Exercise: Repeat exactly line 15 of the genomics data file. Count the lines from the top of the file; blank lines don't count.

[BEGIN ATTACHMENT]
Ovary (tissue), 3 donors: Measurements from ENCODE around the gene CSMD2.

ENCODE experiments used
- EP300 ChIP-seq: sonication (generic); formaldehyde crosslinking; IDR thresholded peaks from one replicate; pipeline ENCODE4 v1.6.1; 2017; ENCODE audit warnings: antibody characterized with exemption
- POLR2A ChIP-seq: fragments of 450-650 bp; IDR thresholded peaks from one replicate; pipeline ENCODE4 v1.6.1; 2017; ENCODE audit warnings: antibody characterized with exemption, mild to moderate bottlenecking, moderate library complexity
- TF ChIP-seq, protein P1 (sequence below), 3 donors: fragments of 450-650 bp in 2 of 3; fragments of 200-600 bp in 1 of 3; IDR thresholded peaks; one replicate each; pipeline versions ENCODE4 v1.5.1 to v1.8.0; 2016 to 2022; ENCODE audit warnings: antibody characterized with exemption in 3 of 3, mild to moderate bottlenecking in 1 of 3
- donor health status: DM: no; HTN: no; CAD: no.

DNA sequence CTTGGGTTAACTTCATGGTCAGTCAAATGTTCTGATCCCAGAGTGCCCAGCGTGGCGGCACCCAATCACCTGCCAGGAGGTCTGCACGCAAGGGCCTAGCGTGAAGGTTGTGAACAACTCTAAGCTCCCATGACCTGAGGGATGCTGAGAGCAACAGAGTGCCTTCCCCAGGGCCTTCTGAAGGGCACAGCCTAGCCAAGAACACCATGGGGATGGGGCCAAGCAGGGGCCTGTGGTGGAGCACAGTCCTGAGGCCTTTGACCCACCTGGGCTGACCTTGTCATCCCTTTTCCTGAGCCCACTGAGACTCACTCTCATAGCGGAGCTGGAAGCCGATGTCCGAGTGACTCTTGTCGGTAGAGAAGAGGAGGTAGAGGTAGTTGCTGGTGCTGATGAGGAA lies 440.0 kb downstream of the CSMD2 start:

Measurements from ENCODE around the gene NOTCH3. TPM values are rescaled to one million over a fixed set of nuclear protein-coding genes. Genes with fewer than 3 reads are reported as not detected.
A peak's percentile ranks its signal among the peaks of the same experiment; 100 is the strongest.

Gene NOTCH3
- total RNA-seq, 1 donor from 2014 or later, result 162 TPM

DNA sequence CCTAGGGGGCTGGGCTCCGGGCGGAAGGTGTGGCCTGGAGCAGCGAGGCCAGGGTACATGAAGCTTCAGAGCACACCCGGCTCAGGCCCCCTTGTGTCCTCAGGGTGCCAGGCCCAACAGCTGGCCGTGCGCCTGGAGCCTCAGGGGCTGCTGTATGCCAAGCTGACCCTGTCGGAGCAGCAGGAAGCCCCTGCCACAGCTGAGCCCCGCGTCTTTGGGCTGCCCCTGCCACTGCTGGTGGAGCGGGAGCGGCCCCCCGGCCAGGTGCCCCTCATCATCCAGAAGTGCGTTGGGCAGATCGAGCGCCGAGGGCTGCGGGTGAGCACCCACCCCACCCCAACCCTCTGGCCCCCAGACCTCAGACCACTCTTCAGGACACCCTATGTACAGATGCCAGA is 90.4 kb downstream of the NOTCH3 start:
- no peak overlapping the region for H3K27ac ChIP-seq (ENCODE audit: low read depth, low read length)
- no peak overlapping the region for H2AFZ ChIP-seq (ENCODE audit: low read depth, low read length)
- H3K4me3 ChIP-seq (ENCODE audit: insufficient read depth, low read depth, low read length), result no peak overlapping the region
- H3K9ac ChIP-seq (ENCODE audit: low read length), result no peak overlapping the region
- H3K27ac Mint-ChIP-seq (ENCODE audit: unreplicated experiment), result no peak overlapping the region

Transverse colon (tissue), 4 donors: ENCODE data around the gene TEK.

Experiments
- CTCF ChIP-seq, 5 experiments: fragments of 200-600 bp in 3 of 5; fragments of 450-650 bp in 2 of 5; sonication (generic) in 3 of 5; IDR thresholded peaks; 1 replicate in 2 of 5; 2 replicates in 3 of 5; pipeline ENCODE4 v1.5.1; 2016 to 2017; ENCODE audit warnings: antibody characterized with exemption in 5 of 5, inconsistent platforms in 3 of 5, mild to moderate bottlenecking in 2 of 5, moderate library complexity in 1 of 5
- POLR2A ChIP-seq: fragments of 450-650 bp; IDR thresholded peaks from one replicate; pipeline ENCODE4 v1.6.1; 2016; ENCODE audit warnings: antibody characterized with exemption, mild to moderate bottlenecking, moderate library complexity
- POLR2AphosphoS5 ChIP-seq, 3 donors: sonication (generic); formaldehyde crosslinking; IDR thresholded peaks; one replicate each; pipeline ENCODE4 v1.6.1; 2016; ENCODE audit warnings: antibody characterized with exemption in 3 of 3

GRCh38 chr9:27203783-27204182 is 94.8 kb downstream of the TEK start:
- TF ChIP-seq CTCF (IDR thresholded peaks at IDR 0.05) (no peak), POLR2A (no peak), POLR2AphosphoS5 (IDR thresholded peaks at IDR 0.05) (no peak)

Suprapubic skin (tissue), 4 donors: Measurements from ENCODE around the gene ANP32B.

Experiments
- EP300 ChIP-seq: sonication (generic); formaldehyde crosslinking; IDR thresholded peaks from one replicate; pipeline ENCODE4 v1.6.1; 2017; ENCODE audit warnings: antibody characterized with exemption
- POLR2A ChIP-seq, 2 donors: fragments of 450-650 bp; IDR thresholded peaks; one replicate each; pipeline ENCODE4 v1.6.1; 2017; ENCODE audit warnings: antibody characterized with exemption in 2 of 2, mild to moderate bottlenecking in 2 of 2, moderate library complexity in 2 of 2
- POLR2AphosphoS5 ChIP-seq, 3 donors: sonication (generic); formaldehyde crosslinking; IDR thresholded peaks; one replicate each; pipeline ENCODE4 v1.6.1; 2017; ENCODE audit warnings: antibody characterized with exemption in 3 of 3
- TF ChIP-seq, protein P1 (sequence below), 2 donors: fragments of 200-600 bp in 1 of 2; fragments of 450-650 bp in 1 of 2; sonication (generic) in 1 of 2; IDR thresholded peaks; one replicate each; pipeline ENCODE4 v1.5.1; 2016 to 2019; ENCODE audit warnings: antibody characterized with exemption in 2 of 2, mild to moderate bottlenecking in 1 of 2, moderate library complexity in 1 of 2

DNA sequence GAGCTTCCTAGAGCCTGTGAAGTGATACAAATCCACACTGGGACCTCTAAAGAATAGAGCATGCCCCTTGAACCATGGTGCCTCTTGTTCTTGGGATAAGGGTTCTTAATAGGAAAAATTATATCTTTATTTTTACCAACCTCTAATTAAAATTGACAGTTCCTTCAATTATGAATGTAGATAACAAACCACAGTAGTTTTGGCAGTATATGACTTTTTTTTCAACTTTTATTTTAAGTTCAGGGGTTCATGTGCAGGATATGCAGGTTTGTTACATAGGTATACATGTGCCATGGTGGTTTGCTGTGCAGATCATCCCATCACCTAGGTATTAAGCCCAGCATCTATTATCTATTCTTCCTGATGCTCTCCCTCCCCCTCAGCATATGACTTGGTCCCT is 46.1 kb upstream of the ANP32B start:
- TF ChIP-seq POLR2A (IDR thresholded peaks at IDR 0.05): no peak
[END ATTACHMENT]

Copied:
- H3K4me3 ChIP-seq (ENCODE audit: insufficient read depth, low read depth, low read length), result no peak overlapping the region